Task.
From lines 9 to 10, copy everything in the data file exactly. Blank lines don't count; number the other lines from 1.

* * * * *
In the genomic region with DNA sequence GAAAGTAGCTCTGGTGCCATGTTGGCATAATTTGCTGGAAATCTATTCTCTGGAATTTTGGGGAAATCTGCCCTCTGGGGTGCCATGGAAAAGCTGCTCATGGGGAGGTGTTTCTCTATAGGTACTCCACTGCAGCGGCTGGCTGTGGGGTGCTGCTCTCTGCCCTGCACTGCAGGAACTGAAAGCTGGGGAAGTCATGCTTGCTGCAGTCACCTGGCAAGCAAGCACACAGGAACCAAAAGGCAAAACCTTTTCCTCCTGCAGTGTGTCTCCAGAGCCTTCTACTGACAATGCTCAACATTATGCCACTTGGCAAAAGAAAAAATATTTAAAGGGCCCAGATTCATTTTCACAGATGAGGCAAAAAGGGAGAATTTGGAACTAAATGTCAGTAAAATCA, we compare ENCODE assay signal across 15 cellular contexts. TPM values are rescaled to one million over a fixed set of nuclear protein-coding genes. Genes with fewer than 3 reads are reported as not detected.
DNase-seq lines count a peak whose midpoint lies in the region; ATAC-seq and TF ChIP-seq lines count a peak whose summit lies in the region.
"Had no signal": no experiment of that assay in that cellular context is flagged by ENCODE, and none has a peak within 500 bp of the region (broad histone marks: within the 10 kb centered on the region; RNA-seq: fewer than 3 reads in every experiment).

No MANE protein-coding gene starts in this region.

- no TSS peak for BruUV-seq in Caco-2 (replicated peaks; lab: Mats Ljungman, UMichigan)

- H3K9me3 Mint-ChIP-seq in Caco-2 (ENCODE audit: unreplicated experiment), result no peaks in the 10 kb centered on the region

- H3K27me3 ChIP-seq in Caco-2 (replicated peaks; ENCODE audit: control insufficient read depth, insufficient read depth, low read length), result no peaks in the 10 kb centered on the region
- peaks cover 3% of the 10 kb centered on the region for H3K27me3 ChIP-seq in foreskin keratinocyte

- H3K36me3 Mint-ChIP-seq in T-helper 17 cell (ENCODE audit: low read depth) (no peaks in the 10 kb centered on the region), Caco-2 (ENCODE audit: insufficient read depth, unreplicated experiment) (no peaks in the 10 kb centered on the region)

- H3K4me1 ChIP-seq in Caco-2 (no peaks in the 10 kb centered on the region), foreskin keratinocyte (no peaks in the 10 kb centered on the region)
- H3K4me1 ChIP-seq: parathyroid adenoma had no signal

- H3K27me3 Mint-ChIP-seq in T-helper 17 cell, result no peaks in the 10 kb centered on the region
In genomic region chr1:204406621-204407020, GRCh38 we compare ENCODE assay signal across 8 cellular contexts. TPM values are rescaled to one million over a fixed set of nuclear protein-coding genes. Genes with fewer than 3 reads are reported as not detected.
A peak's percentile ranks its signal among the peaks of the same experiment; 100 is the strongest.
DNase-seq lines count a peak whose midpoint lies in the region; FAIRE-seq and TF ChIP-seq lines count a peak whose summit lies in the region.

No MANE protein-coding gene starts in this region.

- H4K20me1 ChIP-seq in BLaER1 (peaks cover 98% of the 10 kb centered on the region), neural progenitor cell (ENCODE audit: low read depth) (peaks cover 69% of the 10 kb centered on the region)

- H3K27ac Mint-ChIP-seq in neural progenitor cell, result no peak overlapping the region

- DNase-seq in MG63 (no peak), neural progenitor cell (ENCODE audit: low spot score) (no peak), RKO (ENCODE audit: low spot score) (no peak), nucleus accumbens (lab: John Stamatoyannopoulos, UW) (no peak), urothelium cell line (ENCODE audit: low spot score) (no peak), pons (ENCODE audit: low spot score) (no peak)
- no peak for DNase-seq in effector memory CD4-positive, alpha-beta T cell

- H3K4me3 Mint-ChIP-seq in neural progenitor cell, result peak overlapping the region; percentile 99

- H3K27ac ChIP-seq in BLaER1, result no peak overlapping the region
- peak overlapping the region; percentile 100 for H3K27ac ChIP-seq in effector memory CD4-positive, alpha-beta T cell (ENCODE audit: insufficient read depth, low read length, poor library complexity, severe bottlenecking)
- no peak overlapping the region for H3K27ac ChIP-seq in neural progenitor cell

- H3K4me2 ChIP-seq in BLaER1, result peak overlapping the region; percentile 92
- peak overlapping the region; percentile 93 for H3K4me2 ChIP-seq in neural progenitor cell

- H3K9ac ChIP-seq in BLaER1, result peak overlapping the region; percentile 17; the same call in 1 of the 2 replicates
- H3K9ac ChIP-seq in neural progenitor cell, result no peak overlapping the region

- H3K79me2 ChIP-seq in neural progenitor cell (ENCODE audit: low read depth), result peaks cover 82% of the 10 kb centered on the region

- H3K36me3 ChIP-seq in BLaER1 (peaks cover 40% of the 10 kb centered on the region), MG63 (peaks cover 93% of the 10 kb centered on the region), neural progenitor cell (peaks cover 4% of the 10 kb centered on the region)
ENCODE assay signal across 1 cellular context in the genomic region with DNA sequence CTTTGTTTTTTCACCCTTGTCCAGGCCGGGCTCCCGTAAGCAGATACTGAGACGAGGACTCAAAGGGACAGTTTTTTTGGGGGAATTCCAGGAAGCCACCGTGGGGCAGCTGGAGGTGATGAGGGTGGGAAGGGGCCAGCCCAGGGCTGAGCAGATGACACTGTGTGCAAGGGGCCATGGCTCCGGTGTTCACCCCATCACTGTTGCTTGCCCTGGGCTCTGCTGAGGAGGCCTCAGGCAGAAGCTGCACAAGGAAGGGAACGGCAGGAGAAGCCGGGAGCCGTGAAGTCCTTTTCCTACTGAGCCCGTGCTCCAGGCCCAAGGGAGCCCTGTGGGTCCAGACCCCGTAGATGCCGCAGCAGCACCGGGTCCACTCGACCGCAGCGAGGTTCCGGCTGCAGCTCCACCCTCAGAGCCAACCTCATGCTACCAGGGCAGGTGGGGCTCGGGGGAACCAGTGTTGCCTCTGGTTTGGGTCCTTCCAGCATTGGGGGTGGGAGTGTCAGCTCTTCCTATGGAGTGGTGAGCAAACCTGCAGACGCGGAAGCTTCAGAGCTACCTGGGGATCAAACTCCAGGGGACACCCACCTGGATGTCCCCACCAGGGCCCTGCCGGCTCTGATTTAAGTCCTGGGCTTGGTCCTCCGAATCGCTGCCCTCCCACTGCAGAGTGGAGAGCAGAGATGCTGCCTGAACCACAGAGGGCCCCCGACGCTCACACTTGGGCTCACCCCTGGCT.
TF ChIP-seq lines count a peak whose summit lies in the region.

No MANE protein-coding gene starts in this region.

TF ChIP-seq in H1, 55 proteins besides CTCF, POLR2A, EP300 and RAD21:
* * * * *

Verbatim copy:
- H3K36me3 Mint-ChIP-seq in T-helper 17 cell (ENCODE audit: low read depth) (no peaks in the 10 kb centered on the region), Caco-2 (ENCODE audit: insufficient read depth, unreplicated experiment) (no peaks in the 10 kb centered on the region)

- H3K4me1 ChIP-seq in Caco-2 (no peaks in the 10 kb centered on the region), foreskin keratinocyte (no peaks in the 10 kb centered on the region)